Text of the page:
Small businesses are finding it hard to rebuild after riots

When rioters were burning some businesses, owners of some establishments appeared unshaken. “Burn up my business”, they said, “businesses can be rebuilt, but justice needs to be served”.

Turns out, rebuilding is not so easy, especially for small businesses. As the Star Tribune reports, while big companies like Speedway and Target are rebuilding, small businesses remain torched up and boarded. Some are waiting for assistance from the state in order to rebuild.

It shouldn’t be surprising that businesses are having such a hard time rebuilding. The coronavirus-induced shutdowns have shown, more than anything, just how financially fragile small businesses are. Small businesses tend to operate on razor-thin margins and they have very little cash on hand. This is especially true for businesses in the service industry, like restaurants.

This will hurt low-income individuals and neighborhoods

This has serious implications, especially for low-income individuals and neighborhoods.

Small businesses, as research continues to show, are the backbone of the economy. They are the drivers of job creation as well as job growth. So, if they do not reopen, torched-up areas in Minneapolis will be missing out economically.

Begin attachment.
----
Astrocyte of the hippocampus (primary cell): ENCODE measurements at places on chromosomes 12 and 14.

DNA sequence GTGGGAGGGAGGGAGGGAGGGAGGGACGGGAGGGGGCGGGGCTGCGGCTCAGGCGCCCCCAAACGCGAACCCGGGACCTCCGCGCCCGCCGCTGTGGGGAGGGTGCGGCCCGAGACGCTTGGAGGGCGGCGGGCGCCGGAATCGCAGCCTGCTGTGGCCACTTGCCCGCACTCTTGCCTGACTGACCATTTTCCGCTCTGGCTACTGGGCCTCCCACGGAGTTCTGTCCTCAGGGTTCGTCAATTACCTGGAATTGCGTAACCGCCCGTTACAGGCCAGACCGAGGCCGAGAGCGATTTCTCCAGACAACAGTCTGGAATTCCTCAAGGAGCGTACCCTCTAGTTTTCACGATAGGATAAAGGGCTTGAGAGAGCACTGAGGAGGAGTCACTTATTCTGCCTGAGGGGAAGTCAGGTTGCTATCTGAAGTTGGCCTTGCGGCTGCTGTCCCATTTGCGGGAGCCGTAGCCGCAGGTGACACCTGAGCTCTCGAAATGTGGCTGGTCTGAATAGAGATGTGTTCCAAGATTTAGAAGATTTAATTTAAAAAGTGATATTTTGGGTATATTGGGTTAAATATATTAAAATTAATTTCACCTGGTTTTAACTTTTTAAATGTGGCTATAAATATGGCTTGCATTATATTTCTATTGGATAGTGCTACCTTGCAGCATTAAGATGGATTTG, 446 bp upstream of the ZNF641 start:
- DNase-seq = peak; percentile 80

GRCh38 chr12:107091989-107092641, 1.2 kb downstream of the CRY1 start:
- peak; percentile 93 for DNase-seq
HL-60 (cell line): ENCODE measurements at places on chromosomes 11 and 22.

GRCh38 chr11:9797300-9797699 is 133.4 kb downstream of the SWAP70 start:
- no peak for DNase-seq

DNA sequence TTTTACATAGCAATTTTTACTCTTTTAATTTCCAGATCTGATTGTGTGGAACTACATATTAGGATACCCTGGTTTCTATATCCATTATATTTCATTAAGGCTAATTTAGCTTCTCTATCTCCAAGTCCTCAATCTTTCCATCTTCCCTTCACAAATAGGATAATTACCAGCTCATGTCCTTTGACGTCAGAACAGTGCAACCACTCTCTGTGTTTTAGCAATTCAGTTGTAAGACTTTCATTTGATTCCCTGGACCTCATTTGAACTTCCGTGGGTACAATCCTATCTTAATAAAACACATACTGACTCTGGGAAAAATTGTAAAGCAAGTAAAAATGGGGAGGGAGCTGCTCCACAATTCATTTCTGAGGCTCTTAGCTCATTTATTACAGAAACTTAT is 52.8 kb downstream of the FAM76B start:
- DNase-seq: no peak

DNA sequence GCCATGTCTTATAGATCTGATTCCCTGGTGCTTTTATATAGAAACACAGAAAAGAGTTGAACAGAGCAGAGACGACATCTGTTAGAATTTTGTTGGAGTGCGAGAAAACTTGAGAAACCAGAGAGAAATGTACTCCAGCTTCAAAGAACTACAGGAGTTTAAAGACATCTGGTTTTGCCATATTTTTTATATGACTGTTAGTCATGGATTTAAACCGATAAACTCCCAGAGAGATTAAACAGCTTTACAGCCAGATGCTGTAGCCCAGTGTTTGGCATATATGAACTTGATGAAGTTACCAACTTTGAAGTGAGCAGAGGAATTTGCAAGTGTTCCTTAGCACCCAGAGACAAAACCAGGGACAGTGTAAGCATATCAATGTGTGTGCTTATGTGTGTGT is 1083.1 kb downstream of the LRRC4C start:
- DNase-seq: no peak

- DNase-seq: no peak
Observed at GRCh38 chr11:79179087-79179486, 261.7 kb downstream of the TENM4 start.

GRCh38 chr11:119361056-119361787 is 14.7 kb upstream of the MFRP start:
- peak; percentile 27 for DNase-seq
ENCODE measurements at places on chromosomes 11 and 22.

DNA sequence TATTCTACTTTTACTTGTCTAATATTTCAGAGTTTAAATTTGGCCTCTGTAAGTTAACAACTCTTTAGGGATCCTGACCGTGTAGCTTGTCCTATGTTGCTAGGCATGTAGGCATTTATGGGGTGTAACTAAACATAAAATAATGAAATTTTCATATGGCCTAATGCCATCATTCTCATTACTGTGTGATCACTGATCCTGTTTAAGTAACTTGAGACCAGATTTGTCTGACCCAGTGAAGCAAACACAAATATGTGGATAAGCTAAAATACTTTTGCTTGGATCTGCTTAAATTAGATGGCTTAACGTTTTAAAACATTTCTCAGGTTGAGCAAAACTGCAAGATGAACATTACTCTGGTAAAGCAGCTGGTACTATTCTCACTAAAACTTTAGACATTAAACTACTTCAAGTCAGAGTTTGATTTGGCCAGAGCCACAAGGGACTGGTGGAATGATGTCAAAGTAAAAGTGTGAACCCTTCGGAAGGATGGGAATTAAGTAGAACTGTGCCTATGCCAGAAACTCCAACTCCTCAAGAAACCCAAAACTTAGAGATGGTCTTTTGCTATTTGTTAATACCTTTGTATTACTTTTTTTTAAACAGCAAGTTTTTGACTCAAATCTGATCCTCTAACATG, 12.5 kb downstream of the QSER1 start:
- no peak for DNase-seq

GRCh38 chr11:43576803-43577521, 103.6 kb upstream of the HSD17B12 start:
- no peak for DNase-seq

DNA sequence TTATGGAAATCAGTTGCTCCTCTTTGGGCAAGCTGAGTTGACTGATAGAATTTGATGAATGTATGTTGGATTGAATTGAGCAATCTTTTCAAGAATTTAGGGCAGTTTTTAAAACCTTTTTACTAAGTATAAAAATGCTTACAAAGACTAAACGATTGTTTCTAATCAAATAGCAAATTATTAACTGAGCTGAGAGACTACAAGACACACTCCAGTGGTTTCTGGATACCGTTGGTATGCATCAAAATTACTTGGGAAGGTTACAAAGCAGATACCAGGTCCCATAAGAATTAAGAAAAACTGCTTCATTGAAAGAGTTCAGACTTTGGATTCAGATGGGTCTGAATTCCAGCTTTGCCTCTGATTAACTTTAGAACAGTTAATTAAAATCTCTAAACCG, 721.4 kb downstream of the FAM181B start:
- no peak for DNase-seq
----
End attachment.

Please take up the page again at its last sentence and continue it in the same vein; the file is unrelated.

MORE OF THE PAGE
Not only that, but these losses will likely compound, and here’s why. People generally like to open a business in a place that has the necessary infrastructure for their operations. Similarly, workers are attracted to areas that offer better economic opportunities. Or in other words, growth begets even more growth. So, if these existing small businesses fail to rebuild, it will be hard for these areas to attract other businesses, high-income workers, and potentially innovative services that accompany growth. It will take a long time for the area to catch up to these benefits due to the compounding effect.

It doesn’t help that there is so much uncertainty surrounding the Minneapolis Police Department either. People want to live and invest in an area that is protected. But for Minneapolis, especially with what happened to the third precinct, that sense of security will take a long time to create.